• Constitutes a versatile mix of people from all walks of life

ISLAMABAD: For an hour and a half every fortnight, a group of Pakistanis log on to Zoom, a video-conferencing platform, to enter the digital space of the “Halqa-e-Aldardsha Al-Arabia” or the Arabic Speaking Circle.

The group of 20 are joined by 50 other linguaphiles from Saudi Arabia, Kuwait, Egypt, Yemen, Sudan and even India — Pakistan’s nuclear-armed neighbor, and its archrival since the 1947 partition.

However, due to the apolitical nature of the group, the conversations are exclusive to and revolve around their experiences and mutual love of Arabic — a language that transcends their digital boundaries.

“Currently, there are 70 members in the group, 20 Pakistanis and 50 from other countries. The Pakistanis and two Indians aren’t native Arabic speakers, they’ve learnt it in the 1970s (as overseas workers), while members from Middle Eastern countries are native speakers, so it’s a good mix,” Dr. Inamul Haq Ghazi, founder of the group and chairman of the Arabic translation department at the International Islamic University in Islamabad, told Arab News on Tuesday.

The group held its first meeting on May 15 with an aim “to promote the language and exchange cultural experiences.” 

The idea, Dr. Ghazi said, originated from the fact that a lot of overseas workers and expatriates were well-versed in spoken Arabic but “didn’t have a platform to connect to a larger audience.”

“Our governments (Pakistan and Saudi Arabia) have strong historical relationships, but we want to promote people-to-people contact through our platform. Millions of our nationals are employed in different fields in several Middle Eastern countries, especially Saudi Arabia and the United Arab Emirates (UAE),” he said.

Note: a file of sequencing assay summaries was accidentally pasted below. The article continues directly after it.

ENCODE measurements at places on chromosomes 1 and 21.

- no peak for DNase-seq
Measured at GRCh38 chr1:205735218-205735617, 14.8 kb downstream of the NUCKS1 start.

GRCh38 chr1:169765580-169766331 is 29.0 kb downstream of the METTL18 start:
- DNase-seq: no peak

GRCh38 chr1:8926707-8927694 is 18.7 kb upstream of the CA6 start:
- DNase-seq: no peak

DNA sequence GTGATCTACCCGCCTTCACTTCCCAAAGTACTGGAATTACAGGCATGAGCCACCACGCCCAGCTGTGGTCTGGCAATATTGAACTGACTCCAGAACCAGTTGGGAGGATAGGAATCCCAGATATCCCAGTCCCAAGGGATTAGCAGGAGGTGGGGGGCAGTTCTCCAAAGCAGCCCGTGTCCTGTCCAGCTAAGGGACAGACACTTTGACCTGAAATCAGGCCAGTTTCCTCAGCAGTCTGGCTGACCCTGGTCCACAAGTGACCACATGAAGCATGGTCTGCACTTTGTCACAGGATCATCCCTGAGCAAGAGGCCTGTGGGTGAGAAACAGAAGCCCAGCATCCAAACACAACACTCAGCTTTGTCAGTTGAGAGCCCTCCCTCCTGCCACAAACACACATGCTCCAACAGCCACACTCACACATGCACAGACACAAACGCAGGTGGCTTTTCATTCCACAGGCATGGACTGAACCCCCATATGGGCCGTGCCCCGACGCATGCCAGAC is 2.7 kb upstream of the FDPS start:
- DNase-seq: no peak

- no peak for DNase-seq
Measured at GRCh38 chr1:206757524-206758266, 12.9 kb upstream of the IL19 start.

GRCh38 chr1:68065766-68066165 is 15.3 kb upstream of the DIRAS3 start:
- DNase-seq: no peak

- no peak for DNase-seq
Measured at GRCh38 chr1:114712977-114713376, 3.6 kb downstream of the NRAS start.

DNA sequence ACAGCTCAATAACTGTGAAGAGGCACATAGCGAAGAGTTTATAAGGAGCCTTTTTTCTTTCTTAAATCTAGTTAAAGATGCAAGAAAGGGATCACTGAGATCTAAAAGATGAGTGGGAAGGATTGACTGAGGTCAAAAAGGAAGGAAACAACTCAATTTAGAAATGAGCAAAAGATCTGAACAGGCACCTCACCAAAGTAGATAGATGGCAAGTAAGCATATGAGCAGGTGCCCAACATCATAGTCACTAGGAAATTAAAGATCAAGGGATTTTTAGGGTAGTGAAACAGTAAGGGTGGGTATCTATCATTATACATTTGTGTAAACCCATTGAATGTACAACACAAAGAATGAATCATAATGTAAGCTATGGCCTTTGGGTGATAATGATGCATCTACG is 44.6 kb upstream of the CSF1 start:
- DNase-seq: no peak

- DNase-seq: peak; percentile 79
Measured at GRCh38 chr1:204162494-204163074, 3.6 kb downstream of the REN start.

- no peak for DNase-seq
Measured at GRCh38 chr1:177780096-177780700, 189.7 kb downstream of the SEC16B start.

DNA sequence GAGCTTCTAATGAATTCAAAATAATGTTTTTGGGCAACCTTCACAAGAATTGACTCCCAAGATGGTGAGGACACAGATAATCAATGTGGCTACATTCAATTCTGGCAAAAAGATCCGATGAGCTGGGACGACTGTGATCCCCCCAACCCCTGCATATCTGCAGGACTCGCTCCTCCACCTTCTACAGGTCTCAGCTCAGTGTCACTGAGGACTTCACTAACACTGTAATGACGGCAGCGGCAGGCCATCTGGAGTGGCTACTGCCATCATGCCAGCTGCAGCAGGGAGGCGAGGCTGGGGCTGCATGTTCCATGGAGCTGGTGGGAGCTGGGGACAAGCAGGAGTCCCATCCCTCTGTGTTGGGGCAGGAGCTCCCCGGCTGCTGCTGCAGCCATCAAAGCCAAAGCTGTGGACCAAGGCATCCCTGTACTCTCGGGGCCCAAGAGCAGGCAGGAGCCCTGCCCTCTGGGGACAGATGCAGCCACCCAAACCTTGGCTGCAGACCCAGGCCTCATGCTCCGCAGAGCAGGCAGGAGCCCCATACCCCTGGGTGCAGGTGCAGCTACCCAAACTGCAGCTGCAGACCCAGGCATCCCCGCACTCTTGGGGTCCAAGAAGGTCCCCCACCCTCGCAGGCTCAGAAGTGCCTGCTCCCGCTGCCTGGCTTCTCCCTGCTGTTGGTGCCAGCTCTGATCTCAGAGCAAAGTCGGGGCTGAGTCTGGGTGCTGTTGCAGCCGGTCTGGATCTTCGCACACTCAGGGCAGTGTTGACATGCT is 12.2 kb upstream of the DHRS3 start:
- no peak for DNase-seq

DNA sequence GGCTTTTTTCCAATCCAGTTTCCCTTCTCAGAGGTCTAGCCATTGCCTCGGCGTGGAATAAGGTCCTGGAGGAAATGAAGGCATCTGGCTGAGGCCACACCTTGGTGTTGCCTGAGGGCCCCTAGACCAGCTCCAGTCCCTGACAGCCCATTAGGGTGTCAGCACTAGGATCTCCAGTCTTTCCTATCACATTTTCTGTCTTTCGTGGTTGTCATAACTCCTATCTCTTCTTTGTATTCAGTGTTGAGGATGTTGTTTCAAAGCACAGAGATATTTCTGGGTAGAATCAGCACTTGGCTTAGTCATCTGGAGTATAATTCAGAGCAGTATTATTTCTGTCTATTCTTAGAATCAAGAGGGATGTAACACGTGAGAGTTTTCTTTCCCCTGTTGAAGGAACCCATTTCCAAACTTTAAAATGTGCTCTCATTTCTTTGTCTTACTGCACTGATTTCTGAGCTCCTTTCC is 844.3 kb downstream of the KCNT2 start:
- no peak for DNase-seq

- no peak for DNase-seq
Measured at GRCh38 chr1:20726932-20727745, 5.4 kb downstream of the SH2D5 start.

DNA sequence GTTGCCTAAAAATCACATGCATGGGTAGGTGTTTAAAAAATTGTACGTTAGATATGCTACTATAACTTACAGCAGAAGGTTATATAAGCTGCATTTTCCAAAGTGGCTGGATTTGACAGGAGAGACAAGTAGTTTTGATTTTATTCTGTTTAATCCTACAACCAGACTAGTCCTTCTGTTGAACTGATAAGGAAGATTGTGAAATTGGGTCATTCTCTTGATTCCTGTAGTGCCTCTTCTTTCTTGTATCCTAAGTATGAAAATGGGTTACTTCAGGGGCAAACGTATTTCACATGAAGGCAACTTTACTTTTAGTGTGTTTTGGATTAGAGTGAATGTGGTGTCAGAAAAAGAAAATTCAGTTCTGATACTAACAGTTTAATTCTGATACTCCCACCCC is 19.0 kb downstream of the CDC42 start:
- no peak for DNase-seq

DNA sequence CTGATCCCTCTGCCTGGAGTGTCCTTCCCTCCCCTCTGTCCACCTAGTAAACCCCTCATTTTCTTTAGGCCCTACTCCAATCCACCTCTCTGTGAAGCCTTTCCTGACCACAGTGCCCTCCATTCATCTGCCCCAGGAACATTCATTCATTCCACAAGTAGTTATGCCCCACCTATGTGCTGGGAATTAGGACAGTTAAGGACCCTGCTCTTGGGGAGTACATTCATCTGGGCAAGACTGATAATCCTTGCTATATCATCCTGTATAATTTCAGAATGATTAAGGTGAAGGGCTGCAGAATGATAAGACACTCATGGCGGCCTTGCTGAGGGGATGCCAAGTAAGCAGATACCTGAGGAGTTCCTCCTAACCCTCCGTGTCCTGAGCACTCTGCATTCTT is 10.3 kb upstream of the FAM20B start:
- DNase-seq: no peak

Prime among those is Ambassador Javed Hafeez, another founding member, who said that it began as an informal “group of friends” who were fluent in classical Arabic and “wanted to share their social and cultural experiences.”

“Being fluent in the language, I appear on numerous Arabic news channels as an analyst where I promote a positive image of Pakistan,” Hafeez, who has served in many Middle Eastern countries including Saudi Arabia as an ambassador, told Arab News.

He added that Arabic was a rich language, before urging Pakistani youth to learn it “to expand their careers in the Middle East and know more about their social and cultural values.

A screen grab shows participants of the Arabic Speaking Circle meeting via Zoom held on May 15. (Supplied by Ambassador Javed Hafeez)

All are welcome, Dr. Ghazi added, since there are “no restrictions on nationality.”

“We are, in fact, including people of different nationalities in our group to make it a multinational platform,” he said.

The topics vary from talking about personal experiences to curated subjects.

“In our next meeting, we are planning to discuss ‘Arab travelers to the sub-continent, and how they have portrayed the area in their travelogues.’ We’ve already circulated this topic among the participants, and each member will come prepared to talk about it and ask different questions,” Hafeez said, adding that in the previous session he’d shared his experience of learning the language and how it helped him “climb the ladder of success as a diplomat.”

Next, the group has plans to set up a “Regional Arabic Center” in Pakistan, with the help of Saudi Arabia, to promote the Arabic language and cultural exchange between the two countries.

“The platform could also be used to dub classical dramas and films in both Urdu and Arabic to promote them in Pakistan and Middle Eastern countries. This is an apolitical platform, and its only purpose is to promote Arabic language and strengthen our relationship with Middle Eastern countries,” Dr. Ghazi said.